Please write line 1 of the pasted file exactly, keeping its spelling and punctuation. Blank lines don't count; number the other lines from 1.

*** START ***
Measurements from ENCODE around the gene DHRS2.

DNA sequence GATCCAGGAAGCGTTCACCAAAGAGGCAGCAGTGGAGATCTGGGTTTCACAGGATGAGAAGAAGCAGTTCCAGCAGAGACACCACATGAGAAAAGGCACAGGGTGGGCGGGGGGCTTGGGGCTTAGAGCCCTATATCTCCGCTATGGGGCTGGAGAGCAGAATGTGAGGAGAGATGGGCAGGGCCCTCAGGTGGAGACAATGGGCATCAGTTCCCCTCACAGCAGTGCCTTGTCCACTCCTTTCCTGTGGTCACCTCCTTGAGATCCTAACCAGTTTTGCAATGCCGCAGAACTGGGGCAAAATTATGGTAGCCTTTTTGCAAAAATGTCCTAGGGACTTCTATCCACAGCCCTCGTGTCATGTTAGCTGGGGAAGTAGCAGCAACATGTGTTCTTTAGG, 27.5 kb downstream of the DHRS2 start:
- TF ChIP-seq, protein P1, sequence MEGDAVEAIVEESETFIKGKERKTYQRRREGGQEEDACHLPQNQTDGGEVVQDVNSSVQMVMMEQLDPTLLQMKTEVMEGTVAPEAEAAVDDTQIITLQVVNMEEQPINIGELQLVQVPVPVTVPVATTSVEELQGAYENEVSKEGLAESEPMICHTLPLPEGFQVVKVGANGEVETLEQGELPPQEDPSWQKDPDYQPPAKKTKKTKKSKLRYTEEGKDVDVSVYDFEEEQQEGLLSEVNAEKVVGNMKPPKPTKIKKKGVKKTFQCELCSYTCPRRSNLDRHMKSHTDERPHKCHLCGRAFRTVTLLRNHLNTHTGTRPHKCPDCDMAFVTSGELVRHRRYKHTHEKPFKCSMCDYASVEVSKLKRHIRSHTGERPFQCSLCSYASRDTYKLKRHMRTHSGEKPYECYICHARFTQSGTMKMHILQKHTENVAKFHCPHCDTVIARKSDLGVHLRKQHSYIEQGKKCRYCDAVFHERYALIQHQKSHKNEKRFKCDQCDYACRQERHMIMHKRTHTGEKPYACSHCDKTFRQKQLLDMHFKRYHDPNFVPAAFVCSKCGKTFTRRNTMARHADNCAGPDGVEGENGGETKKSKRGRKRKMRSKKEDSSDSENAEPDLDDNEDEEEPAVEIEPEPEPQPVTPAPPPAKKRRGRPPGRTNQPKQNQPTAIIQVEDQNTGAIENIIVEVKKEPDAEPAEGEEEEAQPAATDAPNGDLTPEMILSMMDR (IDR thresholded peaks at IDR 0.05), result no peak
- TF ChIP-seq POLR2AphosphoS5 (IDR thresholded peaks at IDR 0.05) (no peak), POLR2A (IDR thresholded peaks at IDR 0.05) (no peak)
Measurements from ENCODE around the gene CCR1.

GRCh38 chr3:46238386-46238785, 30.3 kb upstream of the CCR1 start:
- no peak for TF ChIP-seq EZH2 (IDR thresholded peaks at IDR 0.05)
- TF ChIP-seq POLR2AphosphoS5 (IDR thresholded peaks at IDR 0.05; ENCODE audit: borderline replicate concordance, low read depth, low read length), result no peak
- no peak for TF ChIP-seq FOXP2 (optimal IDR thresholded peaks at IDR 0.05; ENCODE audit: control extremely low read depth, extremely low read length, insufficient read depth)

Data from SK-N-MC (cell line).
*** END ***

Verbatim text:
Measurements from ENCODE around the gene DHRS2.